"If there's one thing that I regret this year is that we were so busy just getting stuff done and dealing with the immediate crises that were in front of us that I think we lost some of that sense of speaking directly TO the American people about what THEIR core values are and why we have to make sure those institutions are matching up with those values," Obama told ABC News' George Stephanopoulos in an exclusive interview at the White House.

That's right. He's oh-so-humbly willing to take the blame, and proclaim that it's all his fault for failing to tell us what our values are! How can we vote properly without pols telling us what our values are?

January 14, 2010

The Numbers Racket

An excellent short piece from Michael J. Boskin in WSJ:
Don't Like the Numbers? Change 'Em
Politicians and scientists who don't like what their data show lately have simply taken to changing the numbers. They believe that their end—socialism, global climate regulation, health-care legislation, repudiating debt commitments, la gloire fran├žaise—justifies throwing out even minimum standards of accuracy. It appears that no numbers are immune: not GDP, not inflation, not budget, not job or cost estimates, and certainly not temperature. A CEO or CFO issuing such massaged numbers would land in jail.

...Even more blatant is the numbers game being used to justify health-insurance reform legislation, which claims to greatly expand coverage, decrease health-insurance costs, and reduce the deficit. That magic flows easily from counting 10 years of dubious Medicare "savings" and tax hikes, but only six years of spending; assuming large cuts in doctor reimbursements that later will be cancelled; and making the states (other than Sen. Ben Nelson's Nebraska) pay a big share of the cost by expanding Medicaid eligibility. The Medicare "savings" and payroll tax hikes are counted twice—first to help pay for expanded coverage, and then to claim to extend the life of Medicare.

Seriously, read the whole thing. Great brief on why those of us who trained in empirical economics don't believe a damn thing we hear coming from the mouths of pols and activists until we've reviewed the base assumptions and modeling construction. Because so much of it is complete bullshit.

January 12, 2010

HopenChange Cracks

Kim R. Holmes has some on-target Reality Check going on here:
When he promises an America in which “no one will die because they don’t have health care” or no one is poor, he is invoking an image of a world that simply cannot exist. But this matters little because in the world of imagination, anything is possible, and truth and reality spoil the mood.

...But “real” idealists are not utopians.

All good people hope the world will be and can be made a better place in which to live. But not all people believe it is possible for the U.S. government to guarantee that no one will die because they don’t have health care, or that every rogue nuclear state will give up its weapons, or that poverty can be eliminated by government fiat. The difference in these two propositions is more than that between the idealist and the realist.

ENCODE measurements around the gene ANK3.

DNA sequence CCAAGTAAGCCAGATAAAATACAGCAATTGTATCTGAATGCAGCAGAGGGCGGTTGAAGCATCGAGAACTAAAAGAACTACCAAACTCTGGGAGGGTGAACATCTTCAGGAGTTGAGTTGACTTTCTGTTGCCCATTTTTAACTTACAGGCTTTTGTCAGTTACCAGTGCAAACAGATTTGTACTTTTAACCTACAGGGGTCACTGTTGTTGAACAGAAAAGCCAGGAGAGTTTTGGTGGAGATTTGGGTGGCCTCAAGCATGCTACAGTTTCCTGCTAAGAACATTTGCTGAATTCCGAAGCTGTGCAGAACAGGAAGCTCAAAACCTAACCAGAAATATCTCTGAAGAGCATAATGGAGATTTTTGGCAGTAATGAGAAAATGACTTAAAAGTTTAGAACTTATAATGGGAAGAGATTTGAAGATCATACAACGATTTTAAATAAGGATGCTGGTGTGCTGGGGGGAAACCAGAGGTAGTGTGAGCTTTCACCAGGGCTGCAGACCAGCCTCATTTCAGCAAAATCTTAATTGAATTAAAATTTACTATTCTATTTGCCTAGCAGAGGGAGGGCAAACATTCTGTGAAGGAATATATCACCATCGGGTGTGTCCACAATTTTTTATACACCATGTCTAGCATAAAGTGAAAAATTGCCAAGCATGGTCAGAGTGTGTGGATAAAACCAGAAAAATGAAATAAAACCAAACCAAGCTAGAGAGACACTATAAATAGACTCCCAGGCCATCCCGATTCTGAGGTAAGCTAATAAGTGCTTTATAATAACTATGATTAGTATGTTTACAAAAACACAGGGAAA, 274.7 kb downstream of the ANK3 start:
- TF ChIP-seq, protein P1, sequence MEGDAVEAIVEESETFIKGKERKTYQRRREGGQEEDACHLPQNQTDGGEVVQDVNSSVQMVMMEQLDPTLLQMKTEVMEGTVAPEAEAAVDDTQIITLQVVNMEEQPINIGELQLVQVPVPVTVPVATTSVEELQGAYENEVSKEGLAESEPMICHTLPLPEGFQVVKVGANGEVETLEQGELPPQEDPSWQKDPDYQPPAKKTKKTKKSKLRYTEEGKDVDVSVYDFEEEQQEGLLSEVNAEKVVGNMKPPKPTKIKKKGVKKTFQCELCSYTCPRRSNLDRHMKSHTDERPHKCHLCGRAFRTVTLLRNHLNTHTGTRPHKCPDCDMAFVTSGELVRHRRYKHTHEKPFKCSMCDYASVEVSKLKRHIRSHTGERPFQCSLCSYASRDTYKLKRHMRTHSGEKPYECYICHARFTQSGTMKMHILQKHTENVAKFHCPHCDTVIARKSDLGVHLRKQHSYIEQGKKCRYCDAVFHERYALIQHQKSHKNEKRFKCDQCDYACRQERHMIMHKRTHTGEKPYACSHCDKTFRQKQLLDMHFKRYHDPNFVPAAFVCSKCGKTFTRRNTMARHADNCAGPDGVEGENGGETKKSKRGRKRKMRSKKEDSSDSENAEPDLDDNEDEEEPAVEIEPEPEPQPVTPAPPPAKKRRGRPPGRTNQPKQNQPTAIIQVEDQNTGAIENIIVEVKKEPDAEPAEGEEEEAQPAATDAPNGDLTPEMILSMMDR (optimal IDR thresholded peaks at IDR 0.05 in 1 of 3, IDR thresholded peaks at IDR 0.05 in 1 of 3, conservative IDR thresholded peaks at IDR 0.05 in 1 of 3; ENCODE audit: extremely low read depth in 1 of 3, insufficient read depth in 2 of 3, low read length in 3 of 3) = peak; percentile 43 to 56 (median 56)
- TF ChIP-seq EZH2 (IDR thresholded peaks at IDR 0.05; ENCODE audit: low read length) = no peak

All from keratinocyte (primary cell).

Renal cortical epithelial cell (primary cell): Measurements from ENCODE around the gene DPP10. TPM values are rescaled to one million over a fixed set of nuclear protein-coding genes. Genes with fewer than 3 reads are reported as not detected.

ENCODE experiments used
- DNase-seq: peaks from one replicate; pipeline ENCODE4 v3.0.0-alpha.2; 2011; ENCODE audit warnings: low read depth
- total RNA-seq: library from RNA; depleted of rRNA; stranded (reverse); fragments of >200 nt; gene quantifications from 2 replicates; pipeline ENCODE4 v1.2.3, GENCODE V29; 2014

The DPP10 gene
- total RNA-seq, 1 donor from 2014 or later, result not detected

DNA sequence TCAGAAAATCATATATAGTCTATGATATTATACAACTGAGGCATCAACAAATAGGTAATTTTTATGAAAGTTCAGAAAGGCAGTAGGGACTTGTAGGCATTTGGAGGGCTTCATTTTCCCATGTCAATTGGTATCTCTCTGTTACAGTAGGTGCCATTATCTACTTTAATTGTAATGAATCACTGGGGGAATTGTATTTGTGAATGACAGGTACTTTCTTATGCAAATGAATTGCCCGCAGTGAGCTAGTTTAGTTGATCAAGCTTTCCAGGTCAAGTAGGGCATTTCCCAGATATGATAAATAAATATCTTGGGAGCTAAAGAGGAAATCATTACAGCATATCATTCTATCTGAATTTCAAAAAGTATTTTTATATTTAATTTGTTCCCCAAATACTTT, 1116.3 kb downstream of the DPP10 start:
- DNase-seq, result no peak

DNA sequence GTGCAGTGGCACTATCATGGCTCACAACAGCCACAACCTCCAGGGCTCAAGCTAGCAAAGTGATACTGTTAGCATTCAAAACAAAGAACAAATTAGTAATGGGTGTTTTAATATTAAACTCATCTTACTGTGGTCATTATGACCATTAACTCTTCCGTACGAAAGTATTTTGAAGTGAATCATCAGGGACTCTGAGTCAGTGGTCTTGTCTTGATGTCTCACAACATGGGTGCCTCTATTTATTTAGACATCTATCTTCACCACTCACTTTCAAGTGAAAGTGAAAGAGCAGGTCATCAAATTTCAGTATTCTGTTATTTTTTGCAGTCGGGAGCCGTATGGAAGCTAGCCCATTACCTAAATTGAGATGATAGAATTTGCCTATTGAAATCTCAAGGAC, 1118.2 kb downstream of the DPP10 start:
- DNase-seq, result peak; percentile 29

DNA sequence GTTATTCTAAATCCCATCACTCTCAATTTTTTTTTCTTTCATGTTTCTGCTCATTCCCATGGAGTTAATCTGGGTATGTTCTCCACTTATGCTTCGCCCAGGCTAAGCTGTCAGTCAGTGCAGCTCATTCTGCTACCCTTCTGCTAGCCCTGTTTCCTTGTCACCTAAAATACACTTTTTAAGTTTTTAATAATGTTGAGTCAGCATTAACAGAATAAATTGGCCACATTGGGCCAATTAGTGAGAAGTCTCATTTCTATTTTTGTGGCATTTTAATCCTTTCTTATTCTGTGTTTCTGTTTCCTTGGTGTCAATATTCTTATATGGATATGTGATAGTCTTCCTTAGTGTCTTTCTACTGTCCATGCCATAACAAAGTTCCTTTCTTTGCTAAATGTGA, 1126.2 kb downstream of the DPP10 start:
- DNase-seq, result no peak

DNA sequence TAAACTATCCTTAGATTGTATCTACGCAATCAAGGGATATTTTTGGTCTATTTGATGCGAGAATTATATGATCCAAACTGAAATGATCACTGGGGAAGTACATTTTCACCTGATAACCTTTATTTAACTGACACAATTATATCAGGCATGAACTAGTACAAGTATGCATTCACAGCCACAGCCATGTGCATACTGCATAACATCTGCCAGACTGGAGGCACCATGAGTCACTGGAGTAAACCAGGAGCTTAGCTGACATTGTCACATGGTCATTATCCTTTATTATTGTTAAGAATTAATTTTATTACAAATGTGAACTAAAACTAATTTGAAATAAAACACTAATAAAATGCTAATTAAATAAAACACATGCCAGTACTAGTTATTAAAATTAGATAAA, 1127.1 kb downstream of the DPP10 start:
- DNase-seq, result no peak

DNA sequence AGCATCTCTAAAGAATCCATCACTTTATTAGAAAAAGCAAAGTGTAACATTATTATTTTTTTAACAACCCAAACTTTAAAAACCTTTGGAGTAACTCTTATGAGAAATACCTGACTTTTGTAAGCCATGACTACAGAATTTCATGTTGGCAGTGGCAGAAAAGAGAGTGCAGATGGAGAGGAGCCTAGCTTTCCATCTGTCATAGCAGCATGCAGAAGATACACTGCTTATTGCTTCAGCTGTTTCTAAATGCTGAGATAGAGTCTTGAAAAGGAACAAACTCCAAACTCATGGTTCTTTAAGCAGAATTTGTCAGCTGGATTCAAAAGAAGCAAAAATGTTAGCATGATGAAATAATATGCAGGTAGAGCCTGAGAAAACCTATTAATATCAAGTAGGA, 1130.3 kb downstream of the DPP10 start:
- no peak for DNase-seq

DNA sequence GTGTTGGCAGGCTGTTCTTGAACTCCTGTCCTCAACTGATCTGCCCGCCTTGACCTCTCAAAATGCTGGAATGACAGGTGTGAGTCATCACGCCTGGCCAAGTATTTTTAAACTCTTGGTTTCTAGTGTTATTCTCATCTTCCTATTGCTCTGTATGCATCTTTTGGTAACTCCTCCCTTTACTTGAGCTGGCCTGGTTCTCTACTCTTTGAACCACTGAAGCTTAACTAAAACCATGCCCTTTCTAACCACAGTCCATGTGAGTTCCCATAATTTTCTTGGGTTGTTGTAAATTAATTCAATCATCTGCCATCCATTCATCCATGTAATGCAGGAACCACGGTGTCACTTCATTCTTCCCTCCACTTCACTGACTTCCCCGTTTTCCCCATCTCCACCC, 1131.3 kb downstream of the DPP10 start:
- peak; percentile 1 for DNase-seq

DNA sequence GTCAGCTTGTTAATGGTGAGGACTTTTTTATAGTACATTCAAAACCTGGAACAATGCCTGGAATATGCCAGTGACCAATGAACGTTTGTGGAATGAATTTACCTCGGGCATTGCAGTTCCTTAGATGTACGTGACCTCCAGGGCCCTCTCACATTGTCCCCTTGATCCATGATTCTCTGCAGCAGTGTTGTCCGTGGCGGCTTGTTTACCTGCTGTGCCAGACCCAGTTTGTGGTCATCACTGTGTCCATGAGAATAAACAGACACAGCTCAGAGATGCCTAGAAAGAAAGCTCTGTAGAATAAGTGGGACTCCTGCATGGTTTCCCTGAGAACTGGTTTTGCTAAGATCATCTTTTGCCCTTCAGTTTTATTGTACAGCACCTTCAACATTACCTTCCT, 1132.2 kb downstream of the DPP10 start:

It is rather between imagination and the truth.

Go over there and read the whole thing.

January 08, 2010

REALLY ouch!

Stewart Rips Obama's Broken Promises, Especially C-SPAN
STEWART: Oh, yeah we're going TO DO IT ON MOTHERF**KING C-SPAN. I got my 3-d glasses. I got my snacks. By the way, I always buy my popcorn at the movie theater and sneak it home because it tastes so much better when it's ridiculously expensive. Alright, let's turn on the C-SPAN and watch some healthcare negotiations. Alright, it's not on C-SPAN 1 there. Or, let's try again. Okay it's not on C-SPAN 2. Maybe it's on C-SPAN Classic. [...]

STEWART: Well, I've checked all the C-SPANs, even the ones I made up. What gives? [...]

I'm thinking the honeymoon is over.

That Time of Year

January 07, 2010


That's gotta sting. Especially considering the source.

The New Marriage Penalty

I had meant to write about this this week, but the Wall Street Journal beat me to it.

Married Couples Pay More Than Unmarried Under Health Bill
The built-in "marriage penalty" in both House and Senate healthcare bills has received scant attention. But for scores of low-income and middle-income couples, it could mean a hike of $2,000 or more in annual insurance premiums the moment they say "I do."

It's not just the premiums, it's the subsidies, and it gets even worse when you factor children into it. There would be a multi-thousand-dollar annual incentive for two-earner couples with kids to get divorced and live together, with the lower-earning spouse having custody.

Why do all Democratic proposals to raise taxes "for our own good" seem to penalize marriage and productivity, and boost incentives to be poor?

January 05, 2010


Democratic Leaders Plan Secret Health Reform Deliberations

Compare with:

No comment necessary.

Not comment really, just update:

Pelosi tells C-SPAN: 'There has never been a more open process'
C-SPAN wrote a letter to congressional leaders Tuesday asking that TV cameras be allowed to film negotiations to reconcile the House and Senate versions of healthcare reform legislation.

But Pelosi said Congress has already been transparent throughout the process.

"There has never been a more open process for any legislation," Pelosi said at a press conference.

You can't make this stuff up. More update: BREITBART-TV has compiled EIGHT separate clips of Obama promising that ALL the health care negotiations would be carried on C-SPAN.

More, from the CEO of C-SPAN:

C-SPAN CEO: White House Has Allowed Only ‘One Hour’ of Health Care Coverage
"...which was kind of a show-horse type of thing."

I like to think of them as ponies promised...that never get delivered.